US - Three new outbreaks of H5N2 highly pathogenic avian influenza confirmed in the latest USDA update bring the total number of outbreaks to 101, affecting more than 15.7 million birds. Among the latest farms to be affected is the largest yet - 5.5 million layers in Iowa - and Minnesota has reported its 70th outbreak.
The latest official report from the USDA Animal and Plant Health Inspection Service (APHIS) includes three new outbreaks of high-path bird flu confirmed on 29 April:
- Minnesota, Kandiyohi county - commercial turkeys (number of birds pending)
- Minnesota, Stearns county - 202,500 commercial chickens
- Iowa, Buena Vista county - 50,000 commercial turkeys.
In each of these outbreaks, the cause has been confirmed as the H5N2 subtype of highly pathogenic avian influenza virus of mixed Eurasian and American origin.
All these outbreaks are in the area of the Mississippi flyway for migrating birds.
Iowa reports nine outbreaks in two days; one in four layers lost to bird flu
Over the last two days, Iowa Department of Agriculture and Land Stewardship has reported nine confirmed or probable outbreaks of avian flu in poultry following increased mortality:
- Buena Vista 2 – Turkey farm with an estimated 50,000 birds.
- Buena Vista 3 – Turkey farm; number of birds at the site pending.
- Buena Vista 4 – Commercial laying operation with an estimated 63,000 birds.
- Kossuth County – Chicken breeder farm with an estimated 19,000 birds.
- Buena Vista 5 – Commercial laying operation with an estimated 5.5 million birds.
- Buena Vista 6 – Turkey farm; number of birds at the site pending.
- Buena Vista 7 – Turkey farm; number of birds at the site pending.
- Sioux 3 – Commercial laying operation with an estimated 84,000 birds.
- Clay – Commercial laying operation; number of birds at the site pending.
Iowa Agriculture Secretary, Bill Northey, told a press conference on 30 April that 17 farms in seven Iowa counties have been affected so far, compared with just three farms a week ago, reports CIDRAP.
Concerning the losses, Mr Northey said: "I believe we're somewhere north of 15 million layers right now. That would be about one-fourth of Iowa's layers. That's going to be five to six per cent of layers in the US. Once you start getting those kinds of number you can start having an impact."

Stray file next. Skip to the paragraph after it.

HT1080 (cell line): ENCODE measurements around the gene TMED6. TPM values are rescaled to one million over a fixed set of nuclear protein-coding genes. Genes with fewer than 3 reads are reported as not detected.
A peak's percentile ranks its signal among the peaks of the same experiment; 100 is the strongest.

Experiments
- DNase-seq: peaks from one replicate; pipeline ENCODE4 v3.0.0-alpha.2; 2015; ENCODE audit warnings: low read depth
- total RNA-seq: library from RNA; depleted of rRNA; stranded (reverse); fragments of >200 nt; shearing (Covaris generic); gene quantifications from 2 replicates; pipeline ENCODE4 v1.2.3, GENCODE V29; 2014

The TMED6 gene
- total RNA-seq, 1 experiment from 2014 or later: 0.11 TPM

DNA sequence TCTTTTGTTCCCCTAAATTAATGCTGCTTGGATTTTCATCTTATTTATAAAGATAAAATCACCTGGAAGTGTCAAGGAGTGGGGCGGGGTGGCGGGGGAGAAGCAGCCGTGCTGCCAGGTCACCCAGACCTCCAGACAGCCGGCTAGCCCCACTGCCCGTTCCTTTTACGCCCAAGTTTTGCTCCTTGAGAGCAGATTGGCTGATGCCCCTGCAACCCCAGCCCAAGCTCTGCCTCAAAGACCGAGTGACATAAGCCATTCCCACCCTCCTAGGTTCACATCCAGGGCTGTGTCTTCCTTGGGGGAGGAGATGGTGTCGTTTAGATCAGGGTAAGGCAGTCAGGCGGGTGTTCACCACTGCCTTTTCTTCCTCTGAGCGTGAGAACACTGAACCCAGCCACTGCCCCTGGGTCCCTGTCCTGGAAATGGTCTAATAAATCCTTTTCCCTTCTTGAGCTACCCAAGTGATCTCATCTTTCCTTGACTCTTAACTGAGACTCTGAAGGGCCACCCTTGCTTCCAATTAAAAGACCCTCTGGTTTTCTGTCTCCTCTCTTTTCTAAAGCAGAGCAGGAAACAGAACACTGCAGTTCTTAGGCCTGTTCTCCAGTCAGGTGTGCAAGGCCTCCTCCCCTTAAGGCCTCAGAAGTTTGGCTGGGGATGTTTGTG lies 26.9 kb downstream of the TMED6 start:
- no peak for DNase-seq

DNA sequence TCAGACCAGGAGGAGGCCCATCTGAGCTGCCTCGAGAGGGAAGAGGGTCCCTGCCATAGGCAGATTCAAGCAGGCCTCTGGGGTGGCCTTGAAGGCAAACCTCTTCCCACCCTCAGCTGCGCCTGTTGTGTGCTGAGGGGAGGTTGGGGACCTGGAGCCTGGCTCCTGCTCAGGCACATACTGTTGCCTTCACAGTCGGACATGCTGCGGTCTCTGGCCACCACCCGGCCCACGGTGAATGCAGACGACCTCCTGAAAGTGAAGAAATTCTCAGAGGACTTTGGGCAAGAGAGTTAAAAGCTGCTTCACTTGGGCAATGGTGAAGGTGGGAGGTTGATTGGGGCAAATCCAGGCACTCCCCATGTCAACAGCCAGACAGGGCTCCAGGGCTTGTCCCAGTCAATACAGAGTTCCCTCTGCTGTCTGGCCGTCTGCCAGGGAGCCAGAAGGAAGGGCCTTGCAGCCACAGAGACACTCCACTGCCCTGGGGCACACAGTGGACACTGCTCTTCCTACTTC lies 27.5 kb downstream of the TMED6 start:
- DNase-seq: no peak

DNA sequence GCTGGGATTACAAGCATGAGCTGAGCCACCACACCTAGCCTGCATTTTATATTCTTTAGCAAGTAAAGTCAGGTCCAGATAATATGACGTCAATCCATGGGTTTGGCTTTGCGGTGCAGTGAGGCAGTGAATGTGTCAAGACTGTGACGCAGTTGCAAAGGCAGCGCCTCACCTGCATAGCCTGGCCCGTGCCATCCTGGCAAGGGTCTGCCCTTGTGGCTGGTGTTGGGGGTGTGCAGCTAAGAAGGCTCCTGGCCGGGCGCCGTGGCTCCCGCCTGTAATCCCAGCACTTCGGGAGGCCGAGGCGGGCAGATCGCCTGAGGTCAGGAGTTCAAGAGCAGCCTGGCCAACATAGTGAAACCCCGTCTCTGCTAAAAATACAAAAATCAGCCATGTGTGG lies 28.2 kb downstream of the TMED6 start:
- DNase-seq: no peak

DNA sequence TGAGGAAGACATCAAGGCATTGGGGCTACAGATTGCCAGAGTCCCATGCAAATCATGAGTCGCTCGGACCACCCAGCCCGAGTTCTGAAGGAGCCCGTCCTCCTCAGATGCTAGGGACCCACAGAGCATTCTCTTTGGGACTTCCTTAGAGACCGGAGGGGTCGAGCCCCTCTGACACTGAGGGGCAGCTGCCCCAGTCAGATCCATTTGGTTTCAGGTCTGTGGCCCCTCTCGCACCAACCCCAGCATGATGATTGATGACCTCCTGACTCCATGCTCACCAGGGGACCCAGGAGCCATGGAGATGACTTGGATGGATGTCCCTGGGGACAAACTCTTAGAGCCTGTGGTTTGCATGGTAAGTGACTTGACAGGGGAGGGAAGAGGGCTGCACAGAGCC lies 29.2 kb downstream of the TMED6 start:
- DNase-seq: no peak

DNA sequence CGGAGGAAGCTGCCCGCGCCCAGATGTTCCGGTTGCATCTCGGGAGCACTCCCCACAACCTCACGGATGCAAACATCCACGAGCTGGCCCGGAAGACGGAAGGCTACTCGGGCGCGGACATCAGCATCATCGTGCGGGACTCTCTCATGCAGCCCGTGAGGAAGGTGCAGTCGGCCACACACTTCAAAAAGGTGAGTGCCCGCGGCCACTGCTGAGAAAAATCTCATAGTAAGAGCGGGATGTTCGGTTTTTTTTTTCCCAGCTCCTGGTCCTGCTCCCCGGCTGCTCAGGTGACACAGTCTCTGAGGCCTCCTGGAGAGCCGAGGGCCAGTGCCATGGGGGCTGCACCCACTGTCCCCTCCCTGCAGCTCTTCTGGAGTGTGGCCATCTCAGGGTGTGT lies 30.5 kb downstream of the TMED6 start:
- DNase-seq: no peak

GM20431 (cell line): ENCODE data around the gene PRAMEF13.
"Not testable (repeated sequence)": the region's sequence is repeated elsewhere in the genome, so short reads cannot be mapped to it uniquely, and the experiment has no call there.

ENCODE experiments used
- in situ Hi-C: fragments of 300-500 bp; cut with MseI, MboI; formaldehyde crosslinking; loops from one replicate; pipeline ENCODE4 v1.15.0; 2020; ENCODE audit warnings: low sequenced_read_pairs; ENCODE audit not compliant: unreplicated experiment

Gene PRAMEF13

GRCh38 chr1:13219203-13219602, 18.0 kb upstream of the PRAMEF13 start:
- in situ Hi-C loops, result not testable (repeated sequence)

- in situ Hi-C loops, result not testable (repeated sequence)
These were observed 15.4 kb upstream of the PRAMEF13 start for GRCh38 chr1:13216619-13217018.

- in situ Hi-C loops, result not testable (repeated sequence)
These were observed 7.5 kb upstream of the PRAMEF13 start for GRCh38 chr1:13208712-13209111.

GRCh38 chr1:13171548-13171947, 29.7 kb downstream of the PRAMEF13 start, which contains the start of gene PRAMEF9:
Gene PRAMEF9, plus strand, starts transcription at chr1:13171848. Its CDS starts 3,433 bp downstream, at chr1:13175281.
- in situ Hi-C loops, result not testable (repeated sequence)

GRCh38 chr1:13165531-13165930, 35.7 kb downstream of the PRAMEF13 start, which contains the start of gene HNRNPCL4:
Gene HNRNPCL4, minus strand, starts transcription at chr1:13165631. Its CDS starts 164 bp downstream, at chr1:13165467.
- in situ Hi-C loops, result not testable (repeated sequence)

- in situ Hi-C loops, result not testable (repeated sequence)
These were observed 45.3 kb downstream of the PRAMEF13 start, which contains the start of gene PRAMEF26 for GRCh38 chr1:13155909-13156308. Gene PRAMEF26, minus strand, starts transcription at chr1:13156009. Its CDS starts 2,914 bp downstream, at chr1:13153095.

He added that Iowa has lost some markets overseas, which keeps some of Iowa's production at home and could counterbalance to some degree any upward pressure on egg prices, "but we'll probably still see some impact".
No H5N2-infected migratory birds have been found in Iowa and noted that the virus's pathway into poultry barns remains a mystery, according to Mr Northey, who said some farms that are close to outbreak sites get hit with the virus but others do not.
He added: "There could be something that flew over and left something that somebody walks through and takes into the barn. We all wish we had all the answers as to exactly how this is moving."
Three new outbreaks in Minnesota; wild bird tests positive for virus
On 30 April, the Minnesota Board of Animal Health announced three presumptive positive flocks. The following Minnesota counties are affected:
- Otter Tail – 3rd detection (turkeys, flock size pending)
- Stearns – 13th (14,800 turkeys) and 14th detections (20,500 turkeys)
These brings the total number of farms affected to 70 in 19 counties.
A Cooper’s hawk from Yellow Medicine County is the first Minnesota wild bird to test positive for the highly pathogenic avian influenza (HPAI) virus that has infected poultry farms across Minnesota.
The Department of Natural Resources collected the hawk during the agency’s current HPAI surveillance of wild birds.
Lou Cornicelli, DNR wildlife research manager, said: “This bird tells us our surveillance is working, but it unfortunately doesn't provide many other clues about transmission of the virus.”
Overview of high-path avian flu outbreaks in US poultry
The following information is based on published USDA APHIS outbreak reports:
- The latest cases bring the total number of high-path avian flu outbreaks since December 2014 to 101.
- Outbreaks have occurred in poultry in 13 states.
- Three of the early outbreaks were caused by the H5N8 sub-type of the virus but in all those since mid-February 2015, the H5N2 variant has been confirmed.
- The majority of outbreaks have been in commercial turkeys (77); 11 have been in commercial chickens, one in a mixed commercial flock and 12 in backyard flocks.
- The number of poultry affected by these outbreaks now exceeds 15.76 million. This figure includes more than 11.4 million commercial chickens and 4.2 million commercial turkeys as well as 7,173 backyard poultry.
- The disease has also affected five captive wild birds.
You can visit the Avian Flu page by clicking here.